1. Mental health issues such as depression, anxiety and suicidality have been increasing in adolescents over the past decade, while the amount of time they spend online has also increased.
2. Governments are under pressure to regulate technology companies to protect children from harmful content online.
3. Researchers have found that social media use can predict levels of life satisfaction in adolescents, but this is dependent on their developmental stage.
The article is generally reliable and trustworthy, as it provides evidence for its claims and cites sources for its data. It also acknowledges potential biases and limitations in the research, such as the small effect sizes found between social media use and life satisfaction, and the need for more sophisticated measures to track both variables. Additionally, it notes that the impact of social media on mental health varies substantially between individuals.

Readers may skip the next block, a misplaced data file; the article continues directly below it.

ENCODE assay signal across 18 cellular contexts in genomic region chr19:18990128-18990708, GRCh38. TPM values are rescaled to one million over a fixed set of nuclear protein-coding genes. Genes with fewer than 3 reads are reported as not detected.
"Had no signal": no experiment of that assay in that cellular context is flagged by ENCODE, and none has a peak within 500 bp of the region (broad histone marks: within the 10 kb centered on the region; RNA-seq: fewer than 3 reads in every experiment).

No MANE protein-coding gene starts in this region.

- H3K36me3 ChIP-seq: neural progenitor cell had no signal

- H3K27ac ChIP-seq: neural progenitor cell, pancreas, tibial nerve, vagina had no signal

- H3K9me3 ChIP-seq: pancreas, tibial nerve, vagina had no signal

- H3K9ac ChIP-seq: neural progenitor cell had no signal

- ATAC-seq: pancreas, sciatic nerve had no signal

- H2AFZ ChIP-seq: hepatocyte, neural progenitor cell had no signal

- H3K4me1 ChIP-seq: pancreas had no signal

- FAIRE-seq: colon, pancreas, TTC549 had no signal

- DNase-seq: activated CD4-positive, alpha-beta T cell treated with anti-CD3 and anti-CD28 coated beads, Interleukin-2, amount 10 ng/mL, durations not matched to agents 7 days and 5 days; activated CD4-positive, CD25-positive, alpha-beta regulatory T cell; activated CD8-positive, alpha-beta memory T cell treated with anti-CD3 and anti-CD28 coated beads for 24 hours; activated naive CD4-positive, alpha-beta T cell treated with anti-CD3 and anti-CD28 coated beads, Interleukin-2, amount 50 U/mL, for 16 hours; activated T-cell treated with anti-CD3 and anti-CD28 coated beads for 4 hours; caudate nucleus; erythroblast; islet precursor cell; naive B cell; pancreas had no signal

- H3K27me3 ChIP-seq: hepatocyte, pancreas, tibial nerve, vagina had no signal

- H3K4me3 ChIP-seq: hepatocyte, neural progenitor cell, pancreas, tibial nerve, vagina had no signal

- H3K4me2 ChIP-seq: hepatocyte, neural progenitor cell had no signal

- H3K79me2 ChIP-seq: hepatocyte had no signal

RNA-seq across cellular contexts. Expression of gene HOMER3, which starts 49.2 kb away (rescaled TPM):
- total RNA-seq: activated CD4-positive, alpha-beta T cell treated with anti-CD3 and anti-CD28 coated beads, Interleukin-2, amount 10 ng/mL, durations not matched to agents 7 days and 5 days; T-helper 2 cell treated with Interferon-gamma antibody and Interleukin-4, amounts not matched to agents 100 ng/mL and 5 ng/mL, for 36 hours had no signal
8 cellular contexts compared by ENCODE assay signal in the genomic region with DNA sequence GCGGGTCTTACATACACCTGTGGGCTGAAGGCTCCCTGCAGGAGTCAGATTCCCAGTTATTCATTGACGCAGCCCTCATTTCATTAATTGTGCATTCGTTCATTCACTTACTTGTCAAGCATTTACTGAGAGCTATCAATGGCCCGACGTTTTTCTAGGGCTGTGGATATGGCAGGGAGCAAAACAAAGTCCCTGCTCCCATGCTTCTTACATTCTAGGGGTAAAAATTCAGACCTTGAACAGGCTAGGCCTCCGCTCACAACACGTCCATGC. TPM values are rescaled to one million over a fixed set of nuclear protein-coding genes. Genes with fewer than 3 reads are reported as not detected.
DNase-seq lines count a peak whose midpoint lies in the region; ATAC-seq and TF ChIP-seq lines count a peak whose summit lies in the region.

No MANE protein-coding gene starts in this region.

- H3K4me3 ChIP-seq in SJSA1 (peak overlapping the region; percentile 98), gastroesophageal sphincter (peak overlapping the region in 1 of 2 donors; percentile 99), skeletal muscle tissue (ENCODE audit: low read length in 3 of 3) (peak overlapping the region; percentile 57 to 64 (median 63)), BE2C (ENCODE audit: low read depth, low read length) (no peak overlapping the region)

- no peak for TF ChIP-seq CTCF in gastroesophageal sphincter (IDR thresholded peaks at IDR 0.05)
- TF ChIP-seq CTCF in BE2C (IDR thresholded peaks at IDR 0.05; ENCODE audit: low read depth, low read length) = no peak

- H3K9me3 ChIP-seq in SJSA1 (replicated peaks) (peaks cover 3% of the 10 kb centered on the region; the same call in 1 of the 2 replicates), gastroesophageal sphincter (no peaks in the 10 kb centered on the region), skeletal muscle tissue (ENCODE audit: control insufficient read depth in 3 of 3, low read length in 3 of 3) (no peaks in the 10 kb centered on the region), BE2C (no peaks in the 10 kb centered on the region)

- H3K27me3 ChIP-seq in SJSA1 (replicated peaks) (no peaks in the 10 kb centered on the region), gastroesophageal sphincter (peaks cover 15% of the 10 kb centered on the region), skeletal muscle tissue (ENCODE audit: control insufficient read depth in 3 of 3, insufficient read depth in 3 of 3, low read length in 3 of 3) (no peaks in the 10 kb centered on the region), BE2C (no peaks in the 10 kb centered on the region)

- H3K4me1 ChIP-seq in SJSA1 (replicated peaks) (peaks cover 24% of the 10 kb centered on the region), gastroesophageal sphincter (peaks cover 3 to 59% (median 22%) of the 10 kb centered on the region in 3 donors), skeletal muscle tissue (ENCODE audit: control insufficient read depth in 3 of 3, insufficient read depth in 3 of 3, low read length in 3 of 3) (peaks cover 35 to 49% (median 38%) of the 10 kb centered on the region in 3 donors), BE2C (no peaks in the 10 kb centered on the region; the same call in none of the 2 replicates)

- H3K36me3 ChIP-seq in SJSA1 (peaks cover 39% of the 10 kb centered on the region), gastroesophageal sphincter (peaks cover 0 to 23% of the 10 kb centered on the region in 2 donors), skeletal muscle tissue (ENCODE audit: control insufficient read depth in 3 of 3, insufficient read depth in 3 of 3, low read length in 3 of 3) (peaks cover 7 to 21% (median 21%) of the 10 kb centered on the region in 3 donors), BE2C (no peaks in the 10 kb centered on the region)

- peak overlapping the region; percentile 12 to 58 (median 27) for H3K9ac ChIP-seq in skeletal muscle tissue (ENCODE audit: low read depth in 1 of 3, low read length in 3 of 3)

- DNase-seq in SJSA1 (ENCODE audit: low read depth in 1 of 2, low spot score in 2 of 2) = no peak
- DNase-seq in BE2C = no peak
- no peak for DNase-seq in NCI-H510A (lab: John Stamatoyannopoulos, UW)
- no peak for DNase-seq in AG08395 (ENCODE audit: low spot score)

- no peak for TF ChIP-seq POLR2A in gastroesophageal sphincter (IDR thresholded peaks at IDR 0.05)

However, there are some points of consideration that are missing from the article. For example, it does not explore counterarguments or present both sides equally; instead it focuses solely on how social media affects teen mental health without considering any potential benefits or positive effects of using social media platforms. Additionally, there is no discussion about possible risks associated with using social media or how these risks might be mitigated by regulation or other measures taken by governments or technology companies. Finally, there is no mention of how different types of content (e.g., videos vs text posts) might affect adolescent mental health differently.